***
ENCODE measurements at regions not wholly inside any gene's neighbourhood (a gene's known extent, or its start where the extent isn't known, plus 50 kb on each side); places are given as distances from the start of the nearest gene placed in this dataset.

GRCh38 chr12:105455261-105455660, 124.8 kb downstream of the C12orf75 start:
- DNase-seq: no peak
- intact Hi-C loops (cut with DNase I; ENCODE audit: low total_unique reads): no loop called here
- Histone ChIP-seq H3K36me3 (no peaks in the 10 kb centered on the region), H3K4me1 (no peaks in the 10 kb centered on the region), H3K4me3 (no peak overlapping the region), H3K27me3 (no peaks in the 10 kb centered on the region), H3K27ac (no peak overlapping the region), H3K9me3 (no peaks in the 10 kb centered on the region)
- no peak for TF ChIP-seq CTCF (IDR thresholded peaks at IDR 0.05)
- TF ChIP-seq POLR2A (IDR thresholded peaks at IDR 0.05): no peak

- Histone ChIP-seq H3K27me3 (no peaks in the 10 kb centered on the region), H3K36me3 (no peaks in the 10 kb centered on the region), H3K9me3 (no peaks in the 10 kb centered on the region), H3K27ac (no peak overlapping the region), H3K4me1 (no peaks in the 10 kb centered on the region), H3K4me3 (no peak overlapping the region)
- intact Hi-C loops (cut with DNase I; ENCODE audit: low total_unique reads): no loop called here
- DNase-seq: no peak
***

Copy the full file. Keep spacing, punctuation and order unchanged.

ENCODE measurements at regions not wholly inside any gene's neighbourhood (a gene's known extent, or its start where the extent isn't known, plus 50 kb on each side); places are given as distances from the start of the nearest gene placed in this dataset.

GRCh38 chr12:105455261-105455660, 124.8 kb downstream of the C12orf75 start:
- DNase-seq: no peak
- intact Hi-C loops (cut with DNase I; ENCODE audit: low total_unique reads): no loop called here
- Histone ChIP-seq H3K36me3 (no peaks in the 10 kb centered on the region), H3K4me1 (no peaks in the 10 kb centered on the region), H3K4me3 (no peak overlapping the region), H3K27me3 (no peaks in the 10 kb centered on the region), H3K27ac (no peak overlapping the region), H3K9me3 (no peaks in the 10 kb centered on the region)
- no peak for TF ChIP-seq CTCF (IDR thresholded peaks at IDR 0.05)
- TF ChIP-seq POLR2A (IDR thresholded peaks at IDR 0.05): no peak

- Histone ChIP-seq H3K27me3 (no peaks in the 10 kb centered on the region), H3K36me3 (no peaks in the 10 kb centered on the region), H3K9me3 (no peaks in the 10 kb centered on the region), H3K27ac (no peak overlapping the region), H3K4me1 (no peaks in the 10 kb centered on the region), H3K4me3 (no peak overlapping the region)
- intact Hi-C loops (cut with DNase I; ENCODE audit: low total_unique reads): no loop called here
- DNase-seq: no peak